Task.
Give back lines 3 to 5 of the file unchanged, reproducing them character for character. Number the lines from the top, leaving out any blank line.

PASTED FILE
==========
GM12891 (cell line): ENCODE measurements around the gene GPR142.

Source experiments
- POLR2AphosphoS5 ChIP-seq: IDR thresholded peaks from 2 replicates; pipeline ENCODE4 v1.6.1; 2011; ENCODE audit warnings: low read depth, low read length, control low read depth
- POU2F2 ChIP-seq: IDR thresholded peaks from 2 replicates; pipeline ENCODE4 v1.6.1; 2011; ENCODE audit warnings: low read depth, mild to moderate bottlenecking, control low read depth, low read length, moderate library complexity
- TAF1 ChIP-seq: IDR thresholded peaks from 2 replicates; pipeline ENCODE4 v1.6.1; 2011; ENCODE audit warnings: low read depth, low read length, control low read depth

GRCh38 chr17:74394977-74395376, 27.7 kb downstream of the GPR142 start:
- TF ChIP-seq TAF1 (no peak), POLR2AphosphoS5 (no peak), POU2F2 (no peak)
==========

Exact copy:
- POLR2AphosphoS5 ChIP-seq: IDR thresholded peaks from 2 replicates; pipeline ENCODE4 v1.6.1; 2011; ENCODE audit warnings: low read depth, low read length, control low read depth
- POU2F2 ChIP-seq: IDR thresholded peaks from 2 replicates; pipeline ENCODE4 v1.6.1; 2011; ENCODE audit warnings: low read depth, mild to moderate bottlenecking, control low read depth, low read length, moderate library complexity
- TAF1 ChIP-seq: IDR thresholded peaks from 2 replicates; pipeline ENCODE4 v1.6.1; 2011; ENCODE audit warnings: low read depth, low read length, control low read depth